The bill’s supporters say such sweeping measures are needed to allow the ministries and state institutions in the fledgling democracy to develop free of the toxic influence and corruption of the Gadhafi era and to stop the cycles of bloodshed like what happened in Benghazi.
Al-Gallal says the risk is worth the potential payoff.
“We have lost youth like budding flowers for the sake of the country. We have young men who lost their limbs for the sake of the country. Can’t you just lose a post, not become a minister or a lawmaker, for some time?” she said.
“If two out of 10 decisions to oust regime members are not right, it doesn’t matter. The most important is to get rid of the eight others.”
For critics of the bill, however, such a ban perpetuates the Gadhafi regime’s practice of excluding a large bloc of the population from political life.
Mohammed el-Mufti, a historian and veteran political analyst, said such tactics will not lead to reconciliation but will fuel more turmoil.
“The revolution won. We got rid of Gadhafi. So why chase these people now?” he asked. “Why create a scarecrow and new ghosts of the loyalists?”
If implemented, the law would bar a chunk of current lawmakers and government officials, regardless of whether they defected to the rebel side during the eight-month civil war that ended with the killing of Gadhafi in October 2011.
Many of the leaders of the rebellion, including the head of the opposition National Transitional Council, Mustafa Abdul-Jalil, as well as the rebel’s wartime prime minister, Mahmoud Jibril, would be barred. Abdul-Jalil was justice minister under Gadhafi, while Jibril, who is the leader of the largest political party in parliament, was a top strategist with Seif al-Islam’s Libya Tomorrow project.
Even the country’s current president, Mohammed el-Megarif, would be eliminated because he served as Libya’s ambassador to India in 1980.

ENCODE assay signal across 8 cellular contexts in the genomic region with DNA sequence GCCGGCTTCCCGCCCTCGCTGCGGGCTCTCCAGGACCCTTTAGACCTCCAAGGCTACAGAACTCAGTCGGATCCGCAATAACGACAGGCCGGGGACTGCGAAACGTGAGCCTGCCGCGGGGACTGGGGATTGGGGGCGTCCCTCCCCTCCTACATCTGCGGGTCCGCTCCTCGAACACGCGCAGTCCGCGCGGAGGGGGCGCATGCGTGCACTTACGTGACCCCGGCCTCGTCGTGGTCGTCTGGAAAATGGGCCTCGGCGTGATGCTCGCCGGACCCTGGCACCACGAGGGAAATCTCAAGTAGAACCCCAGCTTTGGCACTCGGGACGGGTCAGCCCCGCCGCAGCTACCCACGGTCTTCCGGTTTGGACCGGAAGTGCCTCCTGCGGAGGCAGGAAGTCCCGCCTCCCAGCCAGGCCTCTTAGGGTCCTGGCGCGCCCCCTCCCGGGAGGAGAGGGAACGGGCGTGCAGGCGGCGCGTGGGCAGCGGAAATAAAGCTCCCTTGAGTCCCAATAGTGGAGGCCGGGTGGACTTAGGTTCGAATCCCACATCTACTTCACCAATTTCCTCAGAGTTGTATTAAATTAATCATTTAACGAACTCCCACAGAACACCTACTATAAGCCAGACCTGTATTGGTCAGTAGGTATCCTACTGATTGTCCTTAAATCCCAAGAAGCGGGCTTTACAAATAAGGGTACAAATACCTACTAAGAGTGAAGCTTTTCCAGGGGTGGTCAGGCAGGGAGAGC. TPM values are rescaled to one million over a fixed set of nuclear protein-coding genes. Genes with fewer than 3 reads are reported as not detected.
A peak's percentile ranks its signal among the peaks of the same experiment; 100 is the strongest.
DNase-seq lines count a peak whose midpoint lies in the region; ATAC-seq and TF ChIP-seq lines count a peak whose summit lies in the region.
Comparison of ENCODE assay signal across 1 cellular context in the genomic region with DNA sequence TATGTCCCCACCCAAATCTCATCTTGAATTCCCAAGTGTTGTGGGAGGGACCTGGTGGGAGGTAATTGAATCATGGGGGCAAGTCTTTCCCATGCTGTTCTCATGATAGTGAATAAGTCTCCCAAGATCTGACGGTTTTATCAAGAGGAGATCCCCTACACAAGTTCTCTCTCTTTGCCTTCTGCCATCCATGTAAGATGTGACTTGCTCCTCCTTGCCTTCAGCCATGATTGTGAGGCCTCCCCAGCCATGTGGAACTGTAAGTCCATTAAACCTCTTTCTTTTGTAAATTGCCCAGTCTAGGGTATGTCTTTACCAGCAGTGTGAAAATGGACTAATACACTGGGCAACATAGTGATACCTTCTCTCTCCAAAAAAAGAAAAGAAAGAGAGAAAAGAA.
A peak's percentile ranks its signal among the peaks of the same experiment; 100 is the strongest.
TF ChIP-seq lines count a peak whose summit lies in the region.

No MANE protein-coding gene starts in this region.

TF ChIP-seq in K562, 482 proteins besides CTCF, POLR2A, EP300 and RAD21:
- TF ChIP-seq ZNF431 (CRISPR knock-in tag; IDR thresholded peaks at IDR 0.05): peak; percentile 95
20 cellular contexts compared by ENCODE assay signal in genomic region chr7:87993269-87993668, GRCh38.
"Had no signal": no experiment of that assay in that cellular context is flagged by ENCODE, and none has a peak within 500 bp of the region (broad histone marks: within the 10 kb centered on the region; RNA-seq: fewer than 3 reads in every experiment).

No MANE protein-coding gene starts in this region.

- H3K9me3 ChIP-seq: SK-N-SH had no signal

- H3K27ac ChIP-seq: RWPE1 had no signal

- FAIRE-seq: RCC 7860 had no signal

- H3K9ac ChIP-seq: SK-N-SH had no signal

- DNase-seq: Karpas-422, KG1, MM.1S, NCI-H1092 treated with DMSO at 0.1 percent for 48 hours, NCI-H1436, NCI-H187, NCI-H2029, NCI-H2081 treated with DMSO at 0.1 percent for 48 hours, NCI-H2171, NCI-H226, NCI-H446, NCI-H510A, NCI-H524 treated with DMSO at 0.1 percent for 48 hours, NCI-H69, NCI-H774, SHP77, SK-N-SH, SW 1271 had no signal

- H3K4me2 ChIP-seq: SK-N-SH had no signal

Another body, called the Supreme Agency for Standards of Integrity and Nationalism, vets Libyans for links to the regime. Sifting through thousands of pages of documents culled from the archives of the regime’s Revolutionary Committees, the agency’s workers search for evidence of links to Gadhafi’s government or security agencies by current officials.
Spokesman Omar Habasi said the agency has disqualified hundreds of people nominated to government posts after finding links to the former regime.
Among those scratched was Ashur Shway, a popular security chief in Benghazi who was nominated by the current government to become the interior minister. Shway appealed to the Constitutional Court, which ruled in his favor and overturned the ban.
“It’s impossible to start reconciliation without first presenting those implicated in crimes to justice and then start reconciliation,” he said.
But there indications that some people have not waited for the political system to deliver justice.
Such is the case of el-Dersi, whose killing was the last in a series of assassinations in Benghazi that has shaken the city and prompted residents to set up tents in city squares and man checkpoints in their own neighborhoods.
As Libyans filled the streets Sunday, dancing and celebrating the anniversary of their revolt, el-Dersi’s 17-year-old daughter remained shaken by her father’s death.
“When I hear shooting, I remember the whole thing all over again,” she said, choking back tears.
Copyright 2013 The Associated Press.